Thomas Jefferson

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Thomas Jefferson

Thomas Jefferson is one of the most profound and important figures in
American History. Thomas Jefferson was the third president of the United
States of America, a diplomat, statesman, architect, scientist, and
philosopher. No leader in this period of American History was as articulate,
wise, or aware of the problems and consequences of a free society as Thomas
Jefferson.
Thomas Jefferson was born on April 13, 1743, at Shadwell, a tobacco
plantation in Virginia. His father, Peter Jefferson, was an extremely smart
man, not to mention a self-made success, all despite the fact he was formally
uneducated. His mother, Jane Randolph was a member of one of the most
distinguished families in Virginia. Peter Jefferson died when Thomas was
14, leaving him many valuable properties and lands. As a result of being
formally uneducated himself he demanded his son Thomas be schooled. He
studied with Reverend Mr. Maury, a classical scholar, for two years, and in
1760 he attended William and Mary College. After graduating from William
and Mary in 1762, Jefferson studied law for five years under George Wythe.
In January of 1772, he married Martha Wayles Skelton and made himself a
home in Monticello to raise a family. When he and Martha moved to
Monticello, only a small one room building was completed for them to stay
in.
Jefferson was thirty years old when he first began his political career.
He was elected to the Virginia House of Burgess in 1769, where his first
action was an unsuccessful bill allowing owners to free their slaves.
The continuing problem in British-Colonial relations overshadowed
routine action of legislature. In 1774, the first of the Intolerable Acts closed
the port of Boston until Massachusetts paid for the Boston Tea Party, of the
preceding year. Jefferson and other younger members of the Virginia
Assembly ordained a day of fasting and prayer to demonstrate their sympathy
with Massachusetts. As a result, Virginia’s Royal Governor Dunmore once
again dissolved the assembly (Koch and Peden 20). The members met and
planned to call together an inter-colonial congress.. Jefferson began writing
resolutions which were more radical and better written than those from other
counties and colonies. Although his resolutions were considered too
revolutionary, and not adopted, they were printed and widely circulated.
Because of these resolutions all important writing assignments were entrusted
to Jefferson.
When Jefferson arrived in Philadelphia in June, 1775, as a Virginia
delegate to the Second Continental Congress, he already possessed, as John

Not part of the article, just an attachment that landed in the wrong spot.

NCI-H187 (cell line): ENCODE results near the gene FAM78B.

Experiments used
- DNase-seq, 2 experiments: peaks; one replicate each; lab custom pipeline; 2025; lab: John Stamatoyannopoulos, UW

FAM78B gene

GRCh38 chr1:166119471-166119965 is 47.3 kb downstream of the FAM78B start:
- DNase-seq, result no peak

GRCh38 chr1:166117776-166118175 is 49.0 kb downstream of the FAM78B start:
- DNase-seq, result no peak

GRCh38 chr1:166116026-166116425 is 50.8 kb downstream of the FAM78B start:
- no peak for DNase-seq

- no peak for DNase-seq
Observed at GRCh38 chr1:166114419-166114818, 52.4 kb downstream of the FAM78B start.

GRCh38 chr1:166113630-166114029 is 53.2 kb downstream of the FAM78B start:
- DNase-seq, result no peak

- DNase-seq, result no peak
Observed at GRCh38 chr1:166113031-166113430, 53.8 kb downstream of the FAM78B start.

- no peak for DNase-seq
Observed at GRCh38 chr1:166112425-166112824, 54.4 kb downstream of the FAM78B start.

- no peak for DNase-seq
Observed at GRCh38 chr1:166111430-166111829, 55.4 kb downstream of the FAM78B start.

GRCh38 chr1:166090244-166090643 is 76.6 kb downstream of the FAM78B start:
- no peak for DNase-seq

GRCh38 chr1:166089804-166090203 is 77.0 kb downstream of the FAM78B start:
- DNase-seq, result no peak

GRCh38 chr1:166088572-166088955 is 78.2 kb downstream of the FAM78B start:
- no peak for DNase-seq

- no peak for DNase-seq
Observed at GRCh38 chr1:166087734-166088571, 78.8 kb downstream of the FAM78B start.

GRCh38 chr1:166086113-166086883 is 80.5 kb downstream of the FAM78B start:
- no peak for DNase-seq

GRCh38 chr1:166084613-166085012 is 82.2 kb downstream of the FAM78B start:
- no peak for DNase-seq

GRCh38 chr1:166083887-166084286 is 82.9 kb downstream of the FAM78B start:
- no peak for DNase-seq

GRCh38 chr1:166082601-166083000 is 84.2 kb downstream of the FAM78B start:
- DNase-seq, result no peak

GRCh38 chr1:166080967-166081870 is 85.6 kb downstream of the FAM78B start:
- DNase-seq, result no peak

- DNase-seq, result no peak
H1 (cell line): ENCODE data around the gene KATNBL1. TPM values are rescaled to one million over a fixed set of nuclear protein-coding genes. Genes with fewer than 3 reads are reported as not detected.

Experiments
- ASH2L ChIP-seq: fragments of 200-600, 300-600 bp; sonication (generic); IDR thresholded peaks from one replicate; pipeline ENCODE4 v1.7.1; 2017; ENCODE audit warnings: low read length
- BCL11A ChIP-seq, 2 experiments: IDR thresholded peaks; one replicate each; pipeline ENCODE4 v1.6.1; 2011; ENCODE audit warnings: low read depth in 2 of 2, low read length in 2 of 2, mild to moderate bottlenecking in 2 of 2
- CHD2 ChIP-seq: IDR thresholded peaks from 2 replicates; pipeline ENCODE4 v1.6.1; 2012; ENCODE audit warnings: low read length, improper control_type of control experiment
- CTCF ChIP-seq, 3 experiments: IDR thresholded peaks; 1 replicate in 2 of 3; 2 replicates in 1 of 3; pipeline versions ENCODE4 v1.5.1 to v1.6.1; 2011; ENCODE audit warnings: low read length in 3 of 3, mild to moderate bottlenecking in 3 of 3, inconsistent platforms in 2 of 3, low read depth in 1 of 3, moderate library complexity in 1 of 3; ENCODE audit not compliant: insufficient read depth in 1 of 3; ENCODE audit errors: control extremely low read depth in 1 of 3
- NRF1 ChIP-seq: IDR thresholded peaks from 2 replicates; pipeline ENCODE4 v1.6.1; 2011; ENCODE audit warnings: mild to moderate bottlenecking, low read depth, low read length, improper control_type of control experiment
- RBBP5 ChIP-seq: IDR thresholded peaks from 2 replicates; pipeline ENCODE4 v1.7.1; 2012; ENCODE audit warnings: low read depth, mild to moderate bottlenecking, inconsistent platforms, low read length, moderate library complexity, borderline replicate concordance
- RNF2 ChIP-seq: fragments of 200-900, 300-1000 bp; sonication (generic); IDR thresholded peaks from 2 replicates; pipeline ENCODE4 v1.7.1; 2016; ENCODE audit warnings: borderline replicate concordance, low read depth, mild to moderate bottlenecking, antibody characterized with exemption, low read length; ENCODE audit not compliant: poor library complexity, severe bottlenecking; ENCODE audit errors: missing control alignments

Adams remarked, “a reputation for literature, science, and a happy talent of
composition” (Koch and Peden 21).
When he retired in 1776, he was appointed to a five-man committee,
including Benjamin Franklin and John Adams, which was given the most
momentous assignment ever given in the history of America: the drafting of a
formal declaration of independence from Great Britain (Daugherty 109).
Jefferson was responsible for preparing the draft. The document, was finally
approved by Congress on July 4, 1776. Cut and occasionally altered by
Adams or Franklin, or the Congress itself, the declaration is almost
completely Jefferson’s, and is the triumph and culmination of his early
career. At this time, had he wanted to be a political leader, he could have
easily attained a position in government. Instead, he chose to return to
Monticello and give his public service to Virginia. Returning to the Virginia
House of Delegates in October 1776, Jefferson set to work on reforming the
laws of Virginia. He also proposed a rational plan of statewide education
and attempted to write religious toleration into the laws of Virginia by
separating Church and State by writing the “Bill for Establishing Religious
Freedom.”
In June of 1779, Jefferson was elected Governor of Virginia. He
continued his career as a public executive, confident of his abilities, of the
respect, and the affection of his common wealth. However, he took up his
duties at a time when the British were raiding Virginia. General George
Washington did not have resources available to send to Virginia. Jefferson,
during one of the raids, narrowly escaped capture at the hands of the British
Troops, and the legislatures were forced to flee from their new capital city of
Richmond. Jefferson, as head of state, was singled out for criticism and
abuse.

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